umu.sePublications
Change search
CiteExportLink to record
Permanent link

Direct link
Cite
Citation style
  • apa
  • ieee
  • modern-language-association-8th-edition
  • vancouver
  • Other style
More styles
Language
  • de-DE
  • en-GB
  • en-US
  • fi-FI
  • nn-NO
  • nn-NB
  • sv-SE
  • Other locale
More languages
Output format
  • html
  • text
  • asciidoc
  • rtf
Access to Sami tourism in Northern Sweden
Umeå University, Faculty of Social Sciences, Department of Social and Economic Geography.
Umeå University, Faculty of Social Sciences, Department of Social and Economic Geography.
2001 (English)In: Scandinavian Journal of Hospitality and Tourism, ISSN 1502-2250, E-ISSN 1502-2269, Vol. 1, no 1, 5-18 p.Article in journal (Refereed) Published
Abstract [en]

In recent years, there has been increased development of indigenous tourism as part of the tourism industry. Even the Sami of Northern Sweden are now engaging in tourism, not least because the restructuring of reindeer herding has forced them into taking up other occupations. The purpose of this article is to analyse the potential of the emerging Sami tourism in Sweden, with special emphasis on access to Sami tourism products. The analysis uses the four H approach outlined by V. L. Smith - habitat, heritage, history and handicraft. The article starts with a short description of the Sami and their culture, followed by a discussion of the relationship between the Sami and tourism in northern Sweden. Smith's concept is then introduced, modified and applied in relation to the new Sami tourism development in the area. The analysis is based on a survey of all 68 Sami tourist attractions and projects in Swedish Lapland in 1999.

Place, publisher, year, edition, pages
2001. Vol. 1, no 1, 5-18 p.
Keyword [en]
Indigenous Tourism, Peripheral Areas, Sami, Sapmi, Tourism Supply, Sweden
Identifiers
URN: urn:nbn:se:umu:diva-3692DOI: 10.1080/15022250127793OAI: oai:DiVA.org:umu-3692DiVA: diva2:142506
Available from: 2004-02-06 Created: 2004-02-06 Last updated: 2017-12-14Bibliographically approved
In thesis
1. Sami tourism in Northern Sweden: Supply, demand and interaction
Open this publication in new window or tab >>Sami tourism in Northern Sweden: Supply, demand and interaction
2004 (English)Doctoral thesis, comprehensive summary (Other academic)
Abstract [en]

Indigenous tourism is an expansive sector in the growing tourism industry. The Sami people living in Sápmi in northern Europe have started to engage in tourism, particularly in view of the rationalised and modernised methods of reindeer herding. Sami tourism offers job opportunities and enables the spreading of information. On the other hand, Sami tourism may jeopardise the indigenous culture and harm the sensitive environment in which the Sami live. The aim of this thesis is to analyse the supply and demand of Sami tourism in northern Sweden. This is presented in four articles.

The first article analyses the potential of the emerging Sami tourism in Sweden, with special emphasis on the access to Sami tourism products. The study shows that there is a growing supply of tourism activities related to the Swedish Sami. The development of tourism is, however, restricted by factors such as the peripheral location and the lack of traditions of entrepreneurship.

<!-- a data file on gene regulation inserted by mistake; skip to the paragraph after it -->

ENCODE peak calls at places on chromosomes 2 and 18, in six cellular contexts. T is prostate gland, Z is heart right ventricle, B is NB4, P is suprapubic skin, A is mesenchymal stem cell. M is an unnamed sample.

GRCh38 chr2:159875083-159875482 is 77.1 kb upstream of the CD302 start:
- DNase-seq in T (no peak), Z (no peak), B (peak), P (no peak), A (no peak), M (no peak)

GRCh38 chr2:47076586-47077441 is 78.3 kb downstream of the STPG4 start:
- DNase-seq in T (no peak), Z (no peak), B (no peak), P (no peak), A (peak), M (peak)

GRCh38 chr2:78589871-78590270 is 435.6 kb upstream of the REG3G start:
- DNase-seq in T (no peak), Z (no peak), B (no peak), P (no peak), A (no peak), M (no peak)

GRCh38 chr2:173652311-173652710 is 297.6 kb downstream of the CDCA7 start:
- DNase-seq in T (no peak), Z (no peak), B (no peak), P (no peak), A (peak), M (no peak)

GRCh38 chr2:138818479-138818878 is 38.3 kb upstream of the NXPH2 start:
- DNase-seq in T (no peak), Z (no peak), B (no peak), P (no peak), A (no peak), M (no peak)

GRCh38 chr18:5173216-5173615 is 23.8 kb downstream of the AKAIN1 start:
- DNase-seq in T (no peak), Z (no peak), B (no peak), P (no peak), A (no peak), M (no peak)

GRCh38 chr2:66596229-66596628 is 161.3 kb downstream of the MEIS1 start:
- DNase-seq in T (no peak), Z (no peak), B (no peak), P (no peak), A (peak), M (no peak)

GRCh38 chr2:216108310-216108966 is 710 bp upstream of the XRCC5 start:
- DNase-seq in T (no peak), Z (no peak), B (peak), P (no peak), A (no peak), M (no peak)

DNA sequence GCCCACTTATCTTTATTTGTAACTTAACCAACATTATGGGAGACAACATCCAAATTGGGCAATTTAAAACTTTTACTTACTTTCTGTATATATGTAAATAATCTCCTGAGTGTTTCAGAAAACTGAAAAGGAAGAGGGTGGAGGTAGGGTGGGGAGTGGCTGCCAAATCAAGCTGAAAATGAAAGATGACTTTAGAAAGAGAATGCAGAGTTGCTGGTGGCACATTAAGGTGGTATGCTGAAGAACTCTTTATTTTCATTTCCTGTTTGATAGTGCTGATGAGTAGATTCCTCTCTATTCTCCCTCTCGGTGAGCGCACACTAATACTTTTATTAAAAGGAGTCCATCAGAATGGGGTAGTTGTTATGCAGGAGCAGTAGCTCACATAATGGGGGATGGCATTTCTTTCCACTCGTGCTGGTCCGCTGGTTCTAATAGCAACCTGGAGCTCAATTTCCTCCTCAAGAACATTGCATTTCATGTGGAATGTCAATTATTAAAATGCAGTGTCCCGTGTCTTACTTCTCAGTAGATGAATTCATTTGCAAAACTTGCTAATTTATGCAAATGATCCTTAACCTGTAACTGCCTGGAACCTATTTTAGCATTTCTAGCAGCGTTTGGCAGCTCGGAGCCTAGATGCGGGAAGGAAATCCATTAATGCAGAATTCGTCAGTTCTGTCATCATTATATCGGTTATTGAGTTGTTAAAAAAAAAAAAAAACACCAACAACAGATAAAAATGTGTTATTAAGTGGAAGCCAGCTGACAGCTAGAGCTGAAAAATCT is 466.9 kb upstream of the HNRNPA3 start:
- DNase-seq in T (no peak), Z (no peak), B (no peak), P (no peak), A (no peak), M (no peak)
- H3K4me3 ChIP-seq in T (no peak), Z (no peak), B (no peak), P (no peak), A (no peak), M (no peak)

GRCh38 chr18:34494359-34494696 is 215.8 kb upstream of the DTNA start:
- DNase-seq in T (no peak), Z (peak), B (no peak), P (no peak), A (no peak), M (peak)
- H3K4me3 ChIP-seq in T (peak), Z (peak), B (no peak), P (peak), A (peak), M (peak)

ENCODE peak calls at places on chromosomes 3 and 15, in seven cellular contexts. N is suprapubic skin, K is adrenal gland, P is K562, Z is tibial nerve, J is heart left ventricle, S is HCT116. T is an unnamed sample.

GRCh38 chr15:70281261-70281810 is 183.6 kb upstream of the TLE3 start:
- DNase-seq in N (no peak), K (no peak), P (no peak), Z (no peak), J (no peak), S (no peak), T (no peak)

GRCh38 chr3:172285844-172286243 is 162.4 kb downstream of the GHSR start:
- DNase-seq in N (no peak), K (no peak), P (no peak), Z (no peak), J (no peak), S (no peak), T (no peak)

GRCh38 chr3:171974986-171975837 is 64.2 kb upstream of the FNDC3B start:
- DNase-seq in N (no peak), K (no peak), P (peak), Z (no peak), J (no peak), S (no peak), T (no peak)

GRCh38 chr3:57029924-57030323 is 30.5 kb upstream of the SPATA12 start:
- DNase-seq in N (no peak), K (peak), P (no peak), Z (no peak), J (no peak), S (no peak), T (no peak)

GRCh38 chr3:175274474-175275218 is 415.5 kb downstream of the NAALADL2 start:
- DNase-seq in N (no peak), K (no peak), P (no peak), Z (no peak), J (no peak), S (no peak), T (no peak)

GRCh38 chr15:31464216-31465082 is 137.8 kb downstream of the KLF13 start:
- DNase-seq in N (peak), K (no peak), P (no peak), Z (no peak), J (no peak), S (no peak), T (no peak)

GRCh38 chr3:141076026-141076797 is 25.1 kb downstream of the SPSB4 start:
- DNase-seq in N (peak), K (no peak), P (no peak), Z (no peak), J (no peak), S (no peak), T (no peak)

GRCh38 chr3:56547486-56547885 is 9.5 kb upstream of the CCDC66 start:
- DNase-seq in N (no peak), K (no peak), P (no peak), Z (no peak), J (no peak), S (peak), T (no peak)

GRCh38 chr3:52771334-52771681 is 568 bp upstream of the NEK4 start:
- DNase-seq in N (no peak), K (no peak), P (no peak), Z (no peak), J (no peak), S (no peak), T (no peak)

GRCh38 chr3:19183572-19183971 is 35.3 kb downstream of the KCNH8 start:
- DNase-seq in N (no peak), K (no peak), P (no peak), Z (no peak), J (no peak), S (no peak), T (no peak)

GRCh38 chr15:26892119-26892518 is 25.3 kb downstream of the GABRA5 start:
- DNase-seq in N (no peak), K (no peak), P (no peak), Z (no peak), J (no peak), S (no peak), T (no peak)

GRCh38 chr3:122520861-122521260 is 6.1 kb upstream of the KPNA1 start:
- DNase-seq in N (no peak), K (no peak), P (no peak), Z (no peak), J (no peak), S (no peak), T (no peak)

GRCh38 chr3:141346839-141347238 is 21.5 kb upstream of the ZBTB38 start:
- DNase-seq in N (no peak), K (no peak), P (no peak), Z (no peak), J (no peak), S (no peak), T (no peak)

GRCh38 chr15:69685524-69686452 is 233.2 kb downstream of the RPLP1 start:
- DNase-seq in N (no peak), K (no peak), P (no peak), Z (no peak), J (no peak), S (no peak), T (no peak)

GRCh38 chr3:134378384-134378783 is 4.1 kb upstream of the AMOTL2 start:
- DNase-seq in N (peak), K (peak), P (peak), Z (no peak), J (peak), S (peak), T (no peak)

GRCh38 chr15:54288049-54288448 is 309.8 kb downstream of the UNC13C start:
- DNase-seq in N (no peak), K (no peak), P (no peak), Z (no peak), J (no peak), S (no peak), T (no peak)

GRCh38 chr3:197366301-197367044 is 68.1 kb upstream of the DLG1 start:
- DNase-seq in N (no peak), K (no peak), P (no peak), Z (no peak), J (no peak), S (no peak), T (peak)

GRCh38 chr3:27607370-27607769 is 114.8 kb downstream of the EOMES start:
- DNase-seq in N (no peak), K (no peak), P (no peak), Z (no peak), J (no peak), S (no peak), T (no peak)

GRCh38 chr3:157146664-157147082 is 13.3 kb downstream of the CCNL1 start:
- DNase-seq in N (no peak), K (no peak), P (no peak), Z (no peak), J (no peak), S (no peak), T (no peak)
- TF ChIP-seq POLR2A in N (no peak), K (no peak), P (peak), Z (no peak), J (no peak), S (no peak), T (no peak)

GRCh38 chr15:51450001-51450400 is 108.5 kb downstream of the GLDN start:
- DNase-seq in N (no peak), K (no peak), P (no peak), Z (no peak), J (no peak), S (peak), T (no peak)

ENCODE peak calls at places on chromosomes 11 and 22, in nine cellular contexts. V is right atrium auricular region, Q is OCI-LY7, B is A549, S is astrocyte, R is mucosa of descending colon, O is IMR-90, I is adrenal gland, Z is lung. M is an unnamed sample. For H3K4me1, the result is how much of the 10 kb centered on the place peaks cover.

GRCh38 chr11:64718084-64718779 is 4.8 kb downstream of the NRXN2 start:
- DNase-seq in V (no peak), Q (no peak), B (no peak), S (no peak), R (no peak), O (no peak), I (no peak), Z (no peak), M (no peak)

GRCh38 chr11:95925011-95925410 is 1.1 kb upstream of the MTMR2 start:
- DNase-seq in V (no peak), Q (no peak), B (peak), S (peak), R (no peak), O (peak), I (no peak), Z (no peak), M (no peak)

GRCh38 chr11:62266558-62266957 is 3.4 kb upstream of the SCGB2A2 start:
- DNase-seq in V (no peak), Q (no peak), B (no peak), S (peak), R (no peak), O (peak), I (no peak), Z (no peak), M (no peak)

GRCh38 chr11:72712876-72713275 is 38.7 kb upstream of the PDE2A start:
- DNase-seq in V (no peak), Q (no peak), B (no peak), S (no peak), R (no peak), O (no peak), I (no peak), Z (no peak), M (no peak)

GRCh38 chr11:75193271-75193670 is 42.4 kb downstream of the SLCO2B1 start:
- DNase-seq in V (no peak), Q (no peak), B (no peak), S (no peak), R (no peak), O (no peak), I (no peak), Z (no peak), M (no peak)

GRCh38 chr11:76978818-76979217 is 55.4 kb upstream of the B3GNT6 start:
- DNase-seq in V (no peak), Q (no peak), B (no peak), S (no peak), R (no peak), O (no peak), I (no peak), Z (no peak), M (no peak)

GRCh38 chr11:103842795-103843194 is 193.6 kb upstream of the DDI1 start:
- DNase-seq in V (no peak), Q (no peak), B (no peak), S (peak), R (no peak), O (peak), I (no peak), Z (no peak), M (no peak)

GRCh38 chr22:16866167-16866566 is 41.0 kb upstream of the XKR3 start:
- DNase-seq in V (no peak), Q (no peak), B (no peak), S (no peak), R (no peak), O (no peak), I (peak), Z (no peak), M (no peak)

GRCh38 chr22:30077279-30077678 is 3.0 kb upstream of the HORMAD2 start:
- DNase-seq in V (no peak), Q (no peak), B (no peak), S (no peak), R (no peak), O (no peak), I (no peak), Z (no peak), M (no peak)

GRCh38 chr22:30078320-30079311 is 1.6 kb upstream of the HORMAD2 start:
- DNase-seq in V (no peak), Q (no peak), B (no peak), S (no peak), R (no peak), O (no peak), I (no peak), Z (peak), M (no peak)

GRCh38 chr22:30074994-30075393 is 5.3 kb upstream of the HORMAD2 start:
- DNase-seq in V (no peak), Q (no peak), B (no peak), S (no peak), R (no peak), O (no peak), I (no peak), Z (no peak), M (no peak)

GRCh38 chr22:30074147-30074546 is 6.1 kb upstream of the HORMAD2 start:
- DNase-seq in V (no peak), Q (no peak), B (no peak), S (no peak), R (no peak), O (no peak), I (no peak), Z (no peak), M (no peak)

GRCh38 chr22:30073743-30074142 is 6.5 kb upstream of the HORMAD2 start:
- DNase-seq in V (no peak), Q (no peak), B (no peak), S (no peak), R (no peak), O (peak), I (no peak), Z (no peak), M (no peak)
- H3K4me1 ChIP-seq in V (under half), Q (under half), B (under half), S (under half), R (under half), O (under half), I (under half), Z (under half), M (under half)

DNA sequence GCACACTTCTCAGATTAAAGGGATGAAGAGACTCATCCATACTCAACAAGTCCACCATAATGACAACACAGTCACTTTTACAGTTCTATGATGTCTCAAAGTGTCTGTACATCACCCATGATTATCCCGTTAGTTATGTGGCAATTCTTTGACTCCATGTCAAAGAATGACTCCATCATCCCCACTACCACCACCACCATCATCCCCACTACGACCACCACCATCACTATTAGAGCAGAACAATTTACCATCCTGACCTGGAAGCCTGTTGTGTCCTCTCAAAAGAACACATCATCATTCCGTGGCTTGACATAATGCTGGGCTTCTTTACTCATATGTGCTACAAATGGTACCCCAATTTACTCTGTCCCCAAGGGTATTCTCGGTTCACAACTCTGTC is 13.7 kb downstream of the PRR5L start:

The second article analyse which factors influence tourists when they make their decisions about Sami tourism. In the article the respondents are requested to answer a number of hypothetical questions, ranking their preferences regarding supply, price and access. The study indicates that tourism related to the Sami and Sami culture has a considerable future potential, but also that there is a gap between supply and demand.

In the third article the analysis shows that the festival in Jokkmokk, thanks to continuously added attractions, has been able to retain a rather high level of popularity, despite its peripheral location.

Finally, the fourth article analyses to what extent the winter festival in Jokkmokk is a genuinely indigenous event, and to what extent it is staged. It is argued that the indigenous culture presented at the festival and in media is highly staged, although backstage experiences are available for the Sami and for the tourists who show a special interest.

Place, publisher, year, edition, pages
Umeå: Umeå universitet, 2004. 156 p.
Series
GERUM, ISSN 1402-5205 ; 2004:1ETOUR Vetenskapliga bokserien, 2004:14
Keyword
Social and economic geography, Indigenous Tourism, Sami, Sápmi, Tourism Supply, Tourism Demand, Stated Preference, Attitudes, Kulturgeografi
National Category
Human Geography
Research subject
Social and Economic Geography
Identifiers
urn:nbn:se:umu:diva-194 (URN)91-974657-2-0 (ISBN)
Distributor:
Kulturgeografi, 90187, Umeå
Public defence
2004-03-04, BT 102, Beteendevetarhuset, Umeå universitet, Umeå, 10:15 (English)
Opponent
Supervisors
Available from: 2004-02-06 Created: 2004-02-06 Last updated: 2009-08-12Bibliographically approved

Open Access in DiVA

No full text

Other links

Publisher's full text
By organisation
Department of Social and Economic Geography
In the same journal
Scandinavian Journal of Hospitality and Tourism

Search outside of DiVA

GoogleGoogle Scholar

doi
urn-nbn

Altmetric score

doi
urn-nbn
Total: 170 hits
CiteExportLink to record
Permanent link

Direct link
Cite
Citation style
  • apa
  • ieee
  • modern-language-association-8th-edition
  • vancouver
  • Other style
More styles
Language
  • de-DE
  • en-GB
  • en-US
  • fi-FI
  • nn-NO
  • nn-NB
  • sv-SE
  • Other locale
More languages
Output format
  • html
  • text
  • asciidoc
  • rtf